Near the Old Man of Storr, Scotland I took this in 2004

Sunday, August 8, 2010

A critique of the film beauty shop

I watched some of a movie called beauty shop last was like a car wreck, you felt disgusted and curious and therefore couldn't pull away. I was totally appalled at all the stereotypes and full-on racism. Shit.

I get it, hollywood is racist and black women, especially, find it hard to get parts, but, come one, have some fucking self respect. Every woman who worked in the shop was the stereotype of lascivious, loud, obnoxious. All the white women in the movie were skinny and awkward and racist.

To put things in their proper colonial context, we read, " To the European male,the black African woman was regarded as feral and lascivious-- in all respects.It is through the labelling of black woman as promiscuous that her sexuality is ultimately denigrated" ( quoted from a paper I wrote, entitled, Slackness in the Dancehall: Caribbean Women Negotiating Sexual Spaces to Create Personal Emancipation-- a long title, I know! :) )

One scene that disturbed me more than any other; a black man who had been hired to work in the formerly all female-shop, to do braiding,(was now dating the lone white woman working in the shop) was asked by a white female client to carry a box out to her car for her; though she was clearly capable of doing it her dam self. He dutifully obliged, and as he had turned to go with the box, she got up, grabbed his ass, and proclaimed, "firm!"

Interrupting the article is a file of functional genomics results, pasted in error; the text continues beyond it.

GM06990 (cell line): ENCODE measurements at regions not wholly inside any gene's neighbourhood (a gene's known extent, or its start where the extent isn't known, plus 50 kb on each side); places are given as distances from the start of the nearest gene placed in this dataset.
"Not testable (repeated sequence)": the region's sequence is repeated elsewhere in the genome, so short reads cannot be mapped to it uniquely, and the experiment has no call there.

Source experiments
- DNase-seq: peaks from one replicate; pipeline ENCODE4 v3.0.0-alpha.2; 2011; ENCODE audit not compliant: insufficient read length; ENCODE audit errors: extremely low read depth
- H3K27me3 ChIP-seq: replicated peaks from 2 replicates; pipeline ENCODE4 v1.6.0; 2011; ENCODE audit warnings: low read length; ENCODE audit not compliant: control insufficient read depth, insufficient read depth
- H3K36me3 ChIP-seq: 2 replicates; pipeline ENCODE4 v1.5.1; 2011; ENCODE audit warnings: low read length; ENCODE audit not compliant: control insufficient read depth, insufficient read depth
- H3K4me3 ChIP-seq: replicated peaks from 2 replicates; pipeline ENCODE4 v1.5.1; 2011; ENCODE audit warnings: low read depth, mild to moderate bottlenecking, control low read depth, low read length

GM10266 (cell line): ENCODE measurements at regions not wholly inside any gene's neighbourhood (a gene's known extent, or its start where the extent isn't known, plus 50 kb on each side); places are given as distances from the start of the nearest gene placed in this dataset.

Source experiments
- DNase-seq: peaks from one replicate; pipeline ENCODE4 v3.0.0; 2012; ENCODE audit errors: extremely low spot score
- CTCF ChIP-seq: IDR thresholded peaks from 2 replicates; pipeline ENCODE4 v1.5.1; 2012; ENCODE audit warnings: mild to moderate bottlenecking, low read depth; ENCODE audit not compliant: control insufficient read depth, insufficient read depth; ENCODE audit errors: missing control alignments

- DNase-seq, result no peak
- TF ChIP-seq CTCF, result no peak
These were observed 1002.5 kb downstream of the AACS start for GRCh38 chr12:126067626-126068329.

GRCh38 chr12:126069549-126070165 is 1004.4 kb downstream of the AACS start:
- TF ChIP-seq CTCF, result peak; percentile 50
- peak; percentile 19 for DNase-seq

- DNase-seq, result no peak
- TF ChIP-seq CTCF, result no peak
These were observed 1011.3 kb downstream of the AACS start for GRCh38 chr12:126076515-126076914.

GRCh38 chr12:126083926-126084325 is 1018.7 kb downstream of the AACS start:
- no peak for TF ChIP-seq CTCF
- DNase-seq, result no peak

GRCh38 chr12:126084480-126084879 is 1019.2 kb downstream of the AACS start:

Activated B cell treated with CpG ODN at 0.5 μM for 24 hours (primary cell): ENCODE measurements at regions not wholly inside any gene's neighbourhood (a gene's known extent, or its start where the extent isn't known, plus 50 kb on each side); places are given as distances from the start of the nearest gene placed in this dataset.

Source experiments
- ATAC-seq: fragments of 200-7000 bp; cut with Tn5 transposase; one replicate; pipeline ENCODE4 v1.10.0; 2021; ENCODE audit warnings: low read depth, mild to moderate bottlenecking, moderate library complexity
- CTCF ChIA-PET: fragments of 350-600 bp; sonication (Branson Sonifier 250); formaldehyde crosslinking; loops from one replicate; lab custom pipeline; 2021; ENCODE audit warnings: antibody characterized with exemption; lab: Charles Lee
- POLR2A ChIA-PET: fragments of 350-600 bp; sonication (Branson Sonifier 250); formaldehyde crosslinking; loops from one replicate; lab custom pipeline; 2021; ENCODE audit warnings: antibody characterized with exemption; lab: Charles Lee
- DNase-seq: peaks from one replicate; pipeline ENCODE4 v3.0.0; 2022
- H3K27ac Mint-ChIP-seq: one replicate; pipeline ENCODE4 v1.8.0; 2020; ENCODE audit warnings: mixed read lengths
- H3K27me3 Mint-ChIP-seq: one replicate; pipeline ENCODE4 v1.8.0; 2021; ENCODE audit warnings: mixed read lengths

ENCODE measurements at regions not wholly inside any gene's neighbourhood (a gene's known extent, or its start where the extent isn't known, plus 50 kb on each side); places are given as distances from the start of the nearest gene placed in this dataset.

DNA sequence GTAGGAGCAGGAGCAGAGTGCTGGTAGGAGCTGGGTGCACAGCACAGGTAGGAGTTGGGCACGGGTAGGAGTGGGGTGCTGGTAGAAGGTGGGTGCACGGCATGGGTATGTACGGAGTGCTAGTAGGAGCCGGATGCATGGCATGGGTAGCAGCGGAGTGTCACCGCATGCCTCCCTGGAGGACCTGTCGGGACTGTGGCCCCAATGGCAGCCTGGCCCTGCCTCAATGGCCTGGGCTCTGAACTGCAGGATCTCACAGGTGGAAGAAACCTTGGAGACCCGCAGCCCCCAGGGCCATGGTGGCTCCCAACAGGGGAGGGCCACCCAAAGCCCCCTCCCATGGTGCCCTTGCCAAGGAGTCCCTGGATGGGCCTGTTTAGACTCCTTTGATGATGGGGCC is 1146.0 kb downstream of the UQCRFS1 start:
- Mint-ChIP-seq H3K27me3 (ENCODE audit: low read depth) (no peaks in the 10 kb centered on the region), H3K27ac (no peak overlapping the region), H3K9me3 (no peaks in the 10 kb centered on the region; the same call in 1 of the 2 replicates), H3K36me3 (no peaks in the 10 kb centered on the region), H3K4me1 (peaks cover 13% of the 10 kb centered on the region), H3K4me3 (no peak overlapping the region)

He didn't even turn around and say anything, not even a sexual come on to the woman who had just felt him up--, in keeping with the stereotypes of the film. He just took it, silently, and kept walking. It was his girlfriend who asked the client if she would mind not doing that in future because they, meaning she and the guy were
" hanging out now."
Fuck, I guess the beauty shop had actually been transposed to a fucking plantation all over again, they were in the south, after all. The southern belle/slave dichotomy.

Author Maria Margarita Castro Flores , in her article, Religions of African Origin in Cuba: A Gender Perspective makes the assertion that racial barriers from colonialism in Cuba have been clearly carried over into today's Cuba. However, those barriers don't stop in Cuba only. We can see clear and apparent evidence of colonialism still alive and kicking in the above mentioned film.
We read, " some members of the population still evaluate skin colour, characterizing the black person as "scandalous, crude, delinquent and indolent" and the white person as " discrete, educated and one that strives to live better and knows how to behave."

However, any "member" who still holds firm to those racist notions more than likely believes that colonialism wasn't as evil and pervasive as it is and continues to be and also probably sees black people as "other"; that is, still sees the colour of the person and not the person.